Please use this identifier to cite or link to this item:
|Scopus||Web of Science®||Altmetric|
|Title:||An increase in dietary carotenoids when consuming plant sterols or stanols is effective in maintaining plasma carotenoid concentrations|
|Citation:||American Journal of Clinical Nutrition, 2002; 75(1):79-86|
|Publisher:||Amer Soc Clinical Nutrition|
|Manny Noakes, Peter Clifton, Fady Ntanios, William Shrapnel, Ian Record, and Jenny McInerney|
|Abstract:||<h4>Background</h4>Plant-sterol-enriched spreads lower LDL cholesterol but may also lower lipid-standardized carotenoids.<h4>Objective</h4>Our objective was to assess whether advice to consume specific daily amounts of foods high in carotenoids prevents a reduction in plasma carotenoid concentrations in subjects who consume plant sterol or stanol esters.<h4>Design</h4>Forty-six hypercholesterolemic free-living subjects completed a 3-way, double-blind, randomized crossover comparison. Subjects consumed each of the following 3 spreads (25 g/d) for 3 wk: control-1 (sterol-free), sterol ester-1 (2.3 g plant sterol esters), and stanol ester-1 (2.5 g plant stanol esters). During the 3-wk interventions, subjects were advised to eat > or =5 servings of vegetables and fruit/d, of which > or =1 serving was to be carrots, sweet potatoes, pumpkins, tomatoes, apricots, spinach, or broccoli.<h4>Results</h4>The dietary advice resulted in a 13% increase in plasma beta-carotene in subjects who consumed control-1 (P = 0.04). The plasma beta-carotene concentrations of subjects who consumed control-1 did not differ significantly from those of subjects who consumed stanol ester-1 or sterol ester-1. This result was achieved by an increase of one daily serving of high-carotenoid vegetables or fruit. LDL cholesterol decreased 7.7% and 9.5% after consumption of sterol ester-1 and stanol ester-1, respectively (P < 0.001 for both), and differences between the LDL-cholesterol values obtained were not significant.<h4>Conclusion</h4>Dietary advice to consume an additional daily serving of a high-carotenoid vegetable or fruit when consuming spreads containing sterol or stanol esters maintains plasma carotenoid concentrations while lowering LDL-cholesterol concentrations significantly.|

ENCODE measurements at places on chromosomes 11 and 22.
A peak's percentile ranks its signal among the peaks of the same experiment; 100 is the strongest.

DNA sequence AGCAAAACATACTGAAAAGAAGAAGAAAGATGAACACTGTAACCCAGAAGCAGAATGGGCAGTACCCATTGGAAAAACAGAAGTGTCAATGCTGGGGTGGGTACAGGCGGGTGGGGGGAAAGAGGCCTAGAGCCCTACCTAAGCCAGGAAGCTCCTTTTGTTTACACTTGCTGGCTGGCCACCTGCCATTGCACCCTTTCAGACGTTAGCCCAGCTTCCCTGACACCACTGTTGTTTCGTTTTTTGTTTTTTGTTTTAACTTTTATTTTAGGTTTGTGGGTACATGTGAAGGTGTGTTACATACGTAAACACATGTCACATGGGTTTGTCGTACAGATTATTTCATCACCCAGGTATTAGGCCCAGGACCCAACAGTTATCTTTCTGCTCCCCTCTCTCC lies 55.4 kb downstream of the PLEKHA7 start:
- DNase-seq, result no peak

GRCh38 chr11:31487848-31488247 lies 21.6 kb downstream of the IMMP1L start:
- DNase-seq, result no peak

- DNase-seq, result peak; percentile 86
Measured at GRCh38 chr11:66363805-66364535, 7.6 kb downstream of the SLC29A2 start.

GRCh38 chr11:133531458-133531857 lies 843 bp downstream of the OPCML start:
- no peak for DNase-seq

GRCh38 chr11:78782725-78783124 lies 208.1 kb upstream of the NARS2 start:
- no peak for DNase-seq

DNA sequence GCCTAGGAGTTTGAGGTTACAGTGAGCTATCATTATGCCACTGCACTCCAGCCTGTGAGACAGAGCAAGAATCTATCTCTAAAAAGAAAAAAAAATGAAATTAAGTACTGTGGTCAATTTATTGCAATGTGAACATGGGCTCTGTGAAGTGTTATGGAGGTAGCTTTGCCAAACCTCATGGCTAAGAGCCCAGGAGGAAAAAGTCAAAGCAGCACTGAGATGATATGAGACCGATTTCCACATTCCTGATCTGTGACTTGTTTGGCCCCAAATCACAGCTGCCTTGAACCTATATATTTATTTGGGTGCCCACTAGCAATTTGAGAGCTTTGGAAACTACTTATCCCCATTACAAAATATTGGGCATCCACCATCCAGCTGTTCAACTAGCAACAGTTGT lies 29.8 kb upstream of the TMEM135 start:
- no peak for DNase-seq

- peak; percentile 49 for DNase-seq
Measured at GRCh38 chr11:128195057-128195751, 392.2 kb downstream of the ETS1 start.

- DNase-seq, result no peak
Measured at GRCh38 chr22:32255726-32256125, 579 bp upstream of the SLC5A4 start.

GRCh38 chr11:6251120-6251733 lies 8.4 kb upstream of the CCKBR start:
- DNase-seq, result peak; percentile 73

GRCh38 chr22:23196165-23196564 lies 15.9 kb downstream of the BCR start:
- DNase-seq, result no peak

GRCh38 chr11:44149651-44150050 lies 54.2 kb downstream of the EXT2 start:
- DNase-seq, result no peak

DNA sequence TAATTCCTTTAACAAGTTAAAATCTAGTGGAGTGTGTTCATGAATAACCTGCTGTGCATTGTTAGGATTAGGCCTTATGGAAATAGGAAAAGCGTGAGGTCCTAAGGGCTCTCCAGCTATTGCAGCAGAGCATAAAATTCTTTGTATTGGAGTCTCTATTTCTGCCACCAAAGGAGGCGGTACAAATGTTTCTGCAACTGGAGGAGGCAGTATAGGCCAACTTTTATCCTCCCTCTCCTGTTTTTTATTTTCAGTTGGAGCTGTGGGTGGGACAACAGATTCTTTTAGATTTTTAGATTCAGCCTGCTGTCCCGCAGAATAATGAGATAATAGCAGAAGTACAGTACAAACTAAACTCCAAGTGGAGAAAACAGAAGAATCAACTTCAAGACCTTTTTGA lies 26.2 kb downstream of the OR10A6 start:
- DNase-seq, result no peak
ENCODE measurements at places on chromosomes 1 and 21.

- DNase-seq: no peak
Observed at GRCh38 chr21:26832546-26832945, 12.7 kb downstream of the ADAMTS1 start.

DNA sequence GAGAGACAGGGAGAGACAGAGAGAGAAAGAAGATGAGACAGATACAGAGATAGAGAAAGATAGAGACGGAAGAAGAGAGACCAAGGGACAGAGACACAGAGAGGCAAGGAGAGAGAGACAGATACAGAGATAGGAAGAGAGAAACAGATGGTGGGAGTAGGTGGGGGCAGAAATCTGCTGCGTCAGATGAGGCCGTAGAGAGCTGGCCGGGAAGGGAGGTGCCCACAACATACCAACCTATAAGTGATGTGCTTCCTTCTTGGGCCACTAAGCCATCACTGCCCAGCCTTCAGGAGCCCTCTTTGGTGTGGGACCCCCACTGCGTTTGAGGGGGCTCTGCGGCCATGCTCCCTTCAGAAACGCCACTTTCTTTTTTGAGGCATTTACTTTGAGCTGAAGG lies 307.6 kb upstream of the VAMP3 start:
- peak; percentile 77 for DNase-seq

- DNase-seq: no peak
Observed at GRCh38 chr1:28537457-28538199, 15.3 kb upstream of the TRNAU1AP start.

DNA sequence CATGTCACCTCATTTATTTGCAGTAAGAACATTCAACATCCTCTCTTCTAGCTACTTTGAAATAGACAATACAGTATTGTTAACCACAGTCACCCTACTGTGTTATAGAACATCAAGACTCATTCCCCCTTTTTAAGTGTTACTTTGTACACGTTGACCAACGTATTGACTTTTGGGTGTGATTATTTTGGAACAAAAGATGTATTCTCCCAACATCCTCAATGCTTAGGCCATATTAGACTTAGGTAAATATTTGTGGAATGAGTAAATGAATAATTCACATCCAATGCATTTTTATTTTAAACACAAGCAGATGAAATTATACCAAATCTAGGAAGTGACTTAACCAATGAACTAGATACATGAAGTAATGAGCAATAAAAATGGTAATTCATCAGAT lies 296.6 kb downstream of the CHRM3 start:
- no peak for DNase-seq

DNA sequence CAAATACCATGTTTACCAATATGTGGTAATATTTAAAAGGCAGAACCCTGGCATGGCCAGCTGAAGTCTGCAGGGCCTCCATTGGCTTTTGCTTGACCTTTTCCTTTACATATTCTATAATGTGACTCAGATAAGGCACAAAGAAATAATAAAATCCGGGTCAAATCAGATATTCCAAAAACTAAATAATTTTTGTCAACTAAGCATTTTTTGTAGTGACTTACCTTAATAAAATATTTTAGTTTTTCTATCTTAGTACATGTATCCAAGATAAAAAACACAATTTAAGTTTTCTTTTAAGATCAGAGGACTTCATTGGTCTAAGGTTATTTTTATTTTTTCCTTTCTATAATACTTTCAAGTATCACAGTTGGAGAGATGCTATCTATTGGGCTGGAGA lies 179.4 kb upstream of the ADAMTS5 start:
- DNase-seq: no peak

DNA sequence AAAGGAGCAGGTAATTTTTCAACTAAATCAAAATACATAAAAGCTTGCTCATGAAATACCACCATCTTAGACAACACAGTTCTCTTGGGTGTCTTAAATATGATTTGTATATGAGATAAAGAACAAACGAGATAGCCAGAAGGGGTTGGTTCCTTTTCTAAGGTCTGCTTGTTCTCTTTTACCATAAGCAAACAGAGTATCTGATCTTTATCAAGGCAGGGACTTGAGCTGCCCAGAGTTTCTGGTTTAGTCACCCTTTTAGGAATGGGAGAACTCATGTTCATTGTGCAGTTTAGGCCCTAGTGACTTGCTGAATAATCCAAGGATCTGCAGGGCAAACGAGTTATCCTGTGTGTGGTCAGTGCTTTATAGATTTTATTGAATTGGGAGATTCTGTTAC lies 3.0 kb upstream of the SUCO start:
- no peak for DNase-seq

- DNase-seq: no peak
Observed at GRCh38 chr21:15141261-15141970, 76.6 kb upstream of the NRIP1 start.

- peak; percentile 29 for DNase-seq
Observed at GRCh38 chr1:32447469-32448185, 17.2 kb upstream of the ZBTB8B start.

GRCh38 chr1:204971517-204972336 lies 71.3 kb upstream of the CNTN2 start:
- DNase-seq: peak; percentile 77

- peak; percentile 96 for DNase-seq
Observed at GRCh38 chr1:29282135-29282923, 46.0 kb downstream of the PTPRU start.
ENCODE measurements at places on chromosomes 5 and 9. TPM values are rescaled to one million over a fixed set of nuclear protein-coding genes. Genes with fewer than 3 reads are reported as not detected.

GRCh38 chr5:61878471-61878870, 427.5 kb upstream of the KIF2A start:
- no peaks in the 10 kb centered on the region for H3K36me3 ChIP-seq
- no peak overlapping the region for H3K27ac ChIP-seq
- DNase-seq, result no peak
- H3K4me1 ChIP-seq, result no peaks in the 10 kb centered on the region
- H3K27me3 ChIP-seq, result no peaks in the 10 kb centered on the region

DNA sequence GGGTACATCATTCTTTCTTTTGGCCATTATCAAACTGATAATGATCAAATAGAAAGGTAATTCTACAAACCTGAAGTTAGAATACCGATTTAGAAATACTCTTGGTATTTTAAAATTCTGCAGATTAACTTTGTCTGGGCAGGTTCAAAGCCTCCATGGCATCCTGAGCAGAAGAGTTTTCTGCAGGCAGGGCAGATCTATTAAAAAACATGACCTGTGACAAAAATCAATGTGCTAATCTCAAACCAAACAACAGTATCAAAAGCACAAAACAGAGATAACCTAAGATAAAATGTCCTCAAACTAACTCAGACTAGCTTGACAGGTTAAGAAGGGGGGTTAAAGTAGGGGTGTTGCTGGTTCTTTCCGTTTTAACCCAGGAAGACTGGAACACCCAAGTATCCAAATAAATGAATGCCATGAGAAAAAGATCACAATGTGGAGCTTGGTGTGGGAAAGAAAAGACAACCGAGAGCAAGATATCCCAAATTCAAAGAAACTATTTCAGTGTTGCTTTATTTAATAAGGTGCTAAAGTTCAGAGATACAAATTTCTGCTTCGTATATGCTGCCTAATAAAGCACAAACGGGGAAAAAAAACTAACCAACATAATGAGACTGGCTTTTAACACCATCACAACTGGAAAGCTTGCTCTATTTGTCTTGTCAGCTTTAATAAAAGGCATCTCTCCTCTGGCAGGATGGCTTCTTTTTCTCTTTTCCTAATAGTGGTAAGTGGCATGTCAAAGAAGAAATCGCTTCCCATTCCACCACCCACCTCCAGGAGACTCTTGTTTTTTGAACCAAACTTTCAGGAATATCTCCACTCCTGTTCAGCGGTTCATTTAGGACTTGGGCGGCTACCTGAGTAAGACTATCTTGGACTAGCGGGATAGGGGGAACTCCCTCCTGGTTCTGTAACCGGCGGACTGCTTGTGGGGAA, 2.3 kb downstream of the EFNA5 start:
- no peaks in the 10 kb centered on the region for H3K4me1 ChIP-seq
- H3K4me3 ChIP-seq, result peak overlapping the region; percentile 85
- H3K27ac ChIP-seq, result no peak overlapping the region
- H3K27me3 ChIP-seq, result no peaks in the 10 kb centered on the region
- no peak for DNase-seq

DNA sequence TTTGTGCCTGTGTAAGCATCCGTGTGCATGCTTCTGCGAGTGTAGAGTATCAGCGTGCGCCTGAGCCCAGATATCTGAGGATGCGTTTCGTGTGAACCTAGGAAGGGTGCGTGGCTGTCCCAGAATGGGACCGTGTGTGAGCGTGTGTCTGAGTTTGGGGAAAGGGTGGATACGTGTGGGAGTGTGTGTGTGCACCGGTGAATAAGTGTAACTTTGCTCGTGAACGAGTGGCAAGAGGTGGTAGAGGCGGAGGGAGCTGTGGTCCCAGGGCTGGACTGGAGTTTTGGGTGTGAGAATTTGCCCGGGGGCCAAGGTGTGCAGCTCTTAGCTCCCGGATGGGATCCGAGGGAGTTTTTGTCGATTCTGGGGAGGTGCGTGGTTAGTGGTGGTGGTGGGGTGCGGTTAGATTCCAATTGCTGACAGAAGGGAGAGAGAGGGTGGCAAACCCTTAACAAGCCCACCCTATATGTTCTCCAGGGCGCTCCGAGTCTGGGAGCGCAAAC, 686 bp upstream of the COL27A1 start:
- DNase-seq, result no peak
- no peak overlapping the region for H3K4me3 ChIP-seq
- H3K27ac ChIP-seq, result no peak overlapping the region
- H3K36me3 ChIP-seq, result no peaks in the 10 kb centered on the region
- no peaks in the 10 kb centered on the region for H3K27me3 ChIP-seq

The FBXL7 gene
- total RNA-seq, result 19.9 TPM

|Keywords:||Humans; Hypercholesterolemia; Carotenoids; Sitosterols; Phytosterols; Dietary Fats; Antioxidants; Body Mass Index; Diet; Analysis of Variance; Cross-Over Studies; Double-Blind Method; Middle Aged; Female; Male; Cholesterol, LDL|
|Appears in Collections:||Pharmacology publications|
Files in This Item:
There are no files associated with this item.
Items in DSpace are protected by copyright, with all rights reserved, unless otherwise indicated.